CBS boss defends decision to renew ‘Bull’ despite Michael Weatherly sexual harassment allegations

CBS defended its decision to renew the drama series Bull after settling a sexual harassment claim against its star Michael Weatherly, saying the actor “owned” and apologized for his on-set behaviour toward actress Eliza Dushku.

Last December, Dushku penned an emotional, straightforward op-ed for the Boston Globe, outlining details of the alleged sexual harassment she suffered on set of TV drama Bull.

She said she was written off the show after complaining that Weatherly remarked on her appearance and made jokes involving sex and rape in front of cast and crew in early 2017.

Last year, the allegation and a $9.5-million confidential settlement reached with Dushku were made public in a report by The New York Times.

“We found out about it when you did,” and looked at the matter with “fresh eyes” before making a decision on the show’s future, CBS Entertainment president Kelly Kahl told a news conference held Wednesday to introduce CBS’ 2019-20 schedule, which includes Bull.

“First and foremost, what we found was Michael made a mistake in his comments. He owned that mistake. He was apologetic at the time” and apologized again when it came out, Kahl said.

When thinking about renewing Weatherly’s show, CBS considered the actor’s long tenure at the network, including more than a decade on NCIS, Kahl said. There were no complaints about Weatherly before or after Dushku’s, he said.

“So, when we look at the totality of the situation, we felt comfortable bringing Bull back on the air,” he said. Asked about the decision by Amblin Entertainment to withdraw from its work on the series following its renewal, Kahl said he couldn’t answer for them.

Steven Spielberg and his production company Amblin Television recently pulled out of the show Bull.

His company pulled out of the show months ago after the news of the allegations began to spread.

Amblin Television co-heads Darryl Frank, Justin Falvey and Spielberg all served as executive producers on Bull for the first three seasons.

The network has taken a number of measures to improve its handling of workplace misconduct, including enhanced training and an anonymous hotline, Kahl said.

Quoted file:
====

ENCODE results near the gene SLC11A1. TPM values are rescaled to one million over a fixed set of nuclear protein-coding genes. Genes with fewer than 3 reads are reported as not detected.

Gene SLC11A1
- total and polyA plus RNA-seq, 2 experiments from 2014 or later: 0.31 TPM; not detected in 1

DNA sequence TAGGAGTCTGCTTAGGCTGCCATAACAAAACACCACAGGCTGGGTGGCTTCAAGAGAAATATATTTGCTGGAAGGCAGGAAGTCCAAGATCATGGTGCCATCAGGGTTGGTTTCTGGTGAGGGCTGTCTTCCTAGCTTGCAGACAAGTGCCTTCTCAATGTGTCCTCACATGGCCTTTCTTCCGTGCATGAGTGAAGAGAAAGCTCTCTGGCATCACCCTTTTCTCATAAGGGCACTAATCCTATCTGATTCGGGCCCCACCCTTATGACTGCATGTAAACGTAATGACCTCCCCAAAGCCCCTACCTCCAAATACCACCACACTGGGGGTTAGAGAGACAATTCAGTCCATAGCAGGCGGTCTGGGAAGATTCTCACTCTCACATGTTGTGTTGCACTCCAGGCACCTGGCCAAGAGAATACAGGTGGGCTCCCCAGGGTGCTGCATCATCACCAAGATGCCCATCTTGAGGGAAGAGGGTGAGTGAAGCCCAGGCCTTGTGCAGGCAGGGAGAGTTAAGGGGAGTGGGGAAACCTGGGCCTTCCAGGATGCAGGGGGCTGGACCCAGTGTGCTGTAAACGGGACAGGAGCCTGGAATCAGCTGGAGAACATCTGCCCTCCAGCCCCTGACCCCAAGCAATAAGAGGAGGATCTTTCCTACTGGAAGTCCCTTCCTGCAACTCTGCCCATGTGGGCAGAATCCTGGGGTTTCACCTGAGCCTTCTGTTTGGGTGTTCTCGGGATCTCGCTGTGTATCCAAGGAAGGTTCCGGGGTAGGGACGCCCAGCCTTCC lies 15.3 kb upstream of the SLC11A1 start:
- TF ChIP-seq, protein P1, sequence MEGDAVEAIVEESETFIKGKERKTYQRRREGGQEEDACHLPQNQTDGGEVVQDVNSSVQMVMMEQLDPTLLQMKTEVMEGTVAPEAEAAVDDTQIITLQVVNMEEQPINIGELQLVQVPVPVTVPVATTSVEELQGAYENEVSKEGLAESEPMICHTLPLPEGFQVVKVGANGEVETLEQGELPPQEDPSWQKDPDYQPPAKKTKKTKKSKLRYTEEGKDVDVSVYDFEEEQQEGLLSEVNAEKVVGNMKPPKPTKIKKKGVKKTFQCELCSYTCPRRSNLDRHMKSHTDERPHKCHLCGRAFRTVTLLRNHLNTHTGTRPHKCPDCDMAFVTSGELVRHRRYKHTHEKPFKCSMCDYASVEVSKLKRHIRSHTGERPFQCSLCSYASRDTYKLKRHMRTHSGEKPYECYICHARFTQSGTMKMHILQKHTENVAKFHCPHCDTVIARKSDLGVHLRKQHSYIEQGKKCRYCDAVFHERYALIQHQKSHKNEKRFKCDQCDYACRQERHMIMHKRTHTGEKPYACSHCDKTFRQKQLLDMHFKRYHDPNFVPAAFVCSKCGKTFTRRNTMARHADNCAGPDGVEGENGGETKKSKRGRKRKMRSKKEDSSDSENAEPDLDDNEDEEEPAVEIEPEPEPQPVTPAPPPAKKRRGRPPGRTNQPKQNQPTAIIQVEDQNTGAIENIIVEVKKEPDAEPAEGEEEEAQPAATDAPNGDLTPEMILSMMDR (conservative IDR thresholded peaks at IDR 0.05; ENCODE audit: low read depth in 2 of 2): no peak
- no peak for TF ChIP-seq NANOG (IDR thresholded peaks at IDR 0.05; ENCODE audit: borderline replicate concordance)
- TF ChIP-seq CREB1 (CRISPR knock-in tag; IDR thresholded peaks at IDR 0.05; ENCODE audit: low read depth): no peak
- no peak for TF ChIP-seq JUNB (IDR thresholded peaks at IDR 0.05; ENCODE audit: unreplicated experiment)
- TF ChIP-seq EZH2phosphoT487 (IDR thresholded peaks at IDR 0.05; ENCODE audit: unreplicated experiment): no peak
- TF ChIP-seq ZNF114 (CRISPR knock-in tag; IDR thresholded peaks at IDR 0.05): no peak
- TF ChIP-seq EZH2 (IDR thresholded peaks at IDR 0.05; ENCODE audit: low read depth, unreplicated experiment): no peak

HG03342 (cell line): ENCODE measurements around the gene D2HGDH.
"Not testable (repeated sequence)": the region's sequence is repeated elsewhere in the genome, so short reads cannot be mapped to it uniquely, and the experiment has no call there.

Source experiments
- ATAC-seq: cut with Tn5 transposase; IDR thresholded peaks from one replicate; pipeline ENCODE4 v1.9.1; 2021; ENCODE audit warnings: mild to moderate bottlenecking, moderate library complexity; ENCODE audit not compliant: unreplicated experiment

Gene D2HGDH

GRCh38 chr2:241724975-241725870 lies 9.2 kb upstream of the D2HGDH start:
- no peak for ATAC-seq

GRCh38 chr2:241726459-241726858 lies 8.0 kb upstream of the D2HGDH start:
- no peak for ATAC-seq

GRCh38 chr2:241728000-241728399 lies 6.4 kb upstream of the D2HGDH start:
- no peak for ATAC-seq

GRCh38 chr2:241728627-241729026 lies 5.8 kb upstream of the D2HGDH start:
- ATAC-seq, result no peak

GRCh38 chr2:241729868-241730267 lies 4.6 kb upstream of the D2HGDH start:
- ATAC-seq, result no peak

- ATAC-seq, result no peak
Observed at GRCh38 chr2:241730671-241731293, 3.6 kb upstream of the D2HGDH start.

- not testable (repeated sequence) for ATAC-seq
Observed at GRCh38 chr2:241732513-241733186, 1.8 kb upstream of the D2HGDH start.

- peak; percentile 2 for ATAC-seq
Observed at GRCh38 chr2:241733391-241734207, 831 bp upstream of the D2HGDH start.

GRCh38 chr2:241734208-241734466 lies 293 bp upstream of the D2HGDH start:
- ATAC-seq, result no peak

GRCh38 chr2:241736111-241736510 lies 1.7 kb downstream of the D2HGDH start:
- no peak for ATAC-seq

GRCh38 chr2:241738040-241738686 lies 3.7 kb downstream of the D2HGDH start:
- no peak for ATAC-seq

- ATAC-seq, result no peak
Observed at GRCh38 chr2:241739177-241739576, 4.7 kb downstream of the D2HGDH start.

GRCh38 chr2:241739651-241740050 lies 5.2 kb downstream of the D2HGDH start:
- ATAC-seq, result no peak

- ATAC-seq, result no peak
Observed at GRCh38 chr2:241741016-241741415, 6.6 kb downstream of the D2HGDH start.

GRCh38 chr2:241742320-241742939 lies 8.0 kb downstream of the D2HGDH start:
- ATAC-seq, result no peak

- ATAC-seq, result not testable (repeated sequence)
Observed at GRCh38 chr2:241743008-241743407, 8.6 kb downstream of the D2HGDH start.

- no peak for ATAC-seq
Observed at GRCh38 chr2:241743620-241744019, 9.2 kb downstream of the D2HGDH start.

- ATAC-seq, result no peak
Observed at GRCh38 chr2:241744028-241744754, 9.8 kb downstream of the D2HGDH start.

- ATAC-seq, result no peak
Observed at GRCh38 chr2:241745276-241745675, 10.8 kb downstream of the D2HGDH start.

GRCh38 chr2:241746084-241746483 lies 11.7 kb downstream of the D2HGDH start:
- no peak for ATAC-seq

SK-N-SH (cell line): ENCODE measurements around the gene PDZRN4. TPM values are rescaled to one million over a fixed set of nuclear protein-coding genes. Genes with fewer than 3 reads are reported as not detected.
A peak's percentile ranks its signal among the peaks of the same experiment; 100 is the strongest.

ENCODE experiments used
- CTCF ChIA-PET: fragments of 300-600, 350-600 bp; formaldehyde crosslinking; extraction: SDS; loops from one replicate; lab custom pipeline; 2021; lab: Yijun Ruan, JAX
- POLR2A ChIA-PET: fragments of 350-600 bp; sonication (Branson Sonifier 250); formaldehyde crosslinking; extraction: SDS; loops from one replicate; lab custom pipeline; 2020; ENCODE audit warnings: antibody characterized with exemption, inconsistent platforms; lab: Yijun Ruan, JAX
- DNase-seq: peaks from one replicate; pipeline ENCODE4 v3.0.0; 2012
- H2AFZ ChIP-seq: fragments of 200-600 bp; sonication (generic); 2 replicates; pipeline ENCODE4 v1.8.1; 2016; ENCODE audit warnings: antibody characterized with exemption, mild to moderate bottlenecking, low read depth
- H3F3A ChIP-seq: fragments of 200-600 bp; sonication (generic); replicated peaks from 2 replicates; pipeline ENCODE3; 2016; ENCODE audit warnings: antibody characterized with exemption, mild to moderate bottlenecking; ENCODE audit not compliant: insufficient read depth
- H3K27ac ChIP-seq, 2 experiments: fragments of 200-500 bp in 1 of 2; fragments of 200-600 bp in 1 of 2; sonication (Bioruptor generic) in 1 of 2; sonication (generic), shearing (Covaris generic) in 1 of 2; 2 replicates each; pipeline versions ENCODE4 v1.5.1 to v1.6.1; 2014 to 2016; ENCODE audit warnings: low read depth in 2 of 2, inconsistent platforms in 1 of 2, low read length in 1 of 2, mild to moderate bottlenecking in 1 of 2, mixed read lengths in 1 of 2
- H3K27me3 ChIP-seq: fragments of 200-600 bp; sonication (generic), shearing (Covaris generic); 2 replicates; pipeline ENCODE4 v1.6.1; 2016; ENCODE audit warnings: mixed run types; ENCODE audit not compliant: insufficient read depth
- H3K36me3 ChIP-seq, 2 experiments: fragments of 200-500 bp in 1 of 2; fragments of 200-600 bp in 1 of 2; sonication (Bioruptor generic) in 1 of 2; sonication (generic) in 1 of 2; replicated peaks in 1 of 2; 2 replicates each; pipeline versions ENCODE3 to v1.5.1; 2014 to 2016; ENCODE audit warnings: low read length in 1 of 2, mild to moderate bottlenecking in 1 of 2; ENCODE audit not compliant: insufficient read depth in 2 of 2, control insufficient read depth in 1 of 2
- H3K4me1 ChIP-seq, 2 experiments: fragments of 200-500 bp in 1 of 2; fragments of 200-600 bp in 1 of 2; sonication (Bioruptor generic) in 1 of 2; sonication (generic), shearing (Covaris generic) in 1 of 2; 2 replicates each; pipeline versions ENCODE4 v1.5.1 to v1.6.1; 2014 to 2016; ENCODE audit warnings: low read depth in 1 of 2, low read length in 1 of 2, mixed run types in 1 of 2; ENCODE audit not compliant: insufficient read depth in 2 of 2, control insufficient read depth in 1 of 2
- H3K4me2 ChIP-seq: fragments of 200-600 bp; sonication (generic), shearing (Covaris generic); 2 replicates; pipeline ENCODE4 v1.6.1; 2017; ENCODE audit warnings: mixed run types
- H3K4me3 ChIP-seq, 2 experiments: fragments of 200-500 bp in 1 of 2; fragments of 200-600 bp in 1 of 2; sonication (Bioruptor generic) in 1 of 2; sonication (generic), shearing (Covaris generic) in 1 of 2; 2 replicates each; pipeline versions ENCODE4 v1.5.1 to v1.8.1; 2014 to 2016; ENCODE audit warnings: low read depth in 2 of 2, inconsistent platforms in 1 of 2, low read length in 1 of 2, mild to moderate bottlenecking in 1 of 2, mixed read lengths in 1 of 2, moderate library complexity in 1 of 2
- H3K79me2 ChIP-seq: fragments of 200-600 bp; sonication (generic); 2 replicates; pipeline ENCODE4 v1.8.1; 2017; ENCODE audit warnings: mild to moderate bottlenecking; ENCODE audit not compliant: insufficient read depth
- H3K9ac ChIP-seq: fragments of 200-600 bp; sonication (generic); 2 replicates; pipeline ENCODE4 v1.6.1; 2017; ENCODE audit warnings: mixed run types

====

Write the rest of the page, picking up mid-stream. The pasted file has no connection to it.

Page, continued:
Weatherly claimed that several of his remarks were based on lines in the Bull script, and he was just making off-the-cuff “jokes.”

He also issued an apology to the Times: “During the course of taping our show, I made some jokes mocking some lines in the script. When Eliza told me that she wasn’t comfortable with my language and attempt at humour, I was mortified to have offended her and immediately apologized. After reflecting on this further, I better understand that what I said was both not funny and not appropriate and I am sorry and regret the pain this caused Eliza.”

Dushku insists that the millions of dollars she received was not “hush money,” but instead what she was owed for being jettisoned so easily and for the year of alleged abuse she suffered — not to mention the future income she lost by being removed from the show.

None of the sexual harassment accusations against Weatherly has been proven in court, and the actor has not been charged with any crime.

(You can read the full op-ed over at the Boston Globe.)

If you or someone you know is experiencing abuse or is involved in an abusive situation, please visit the Canadian Resource Centre for Victims of Crime for help. They are also reachable toll-free at 1-877-232-2610.

— With files from the Associated Press and Global News’ Chris Jancelewicz

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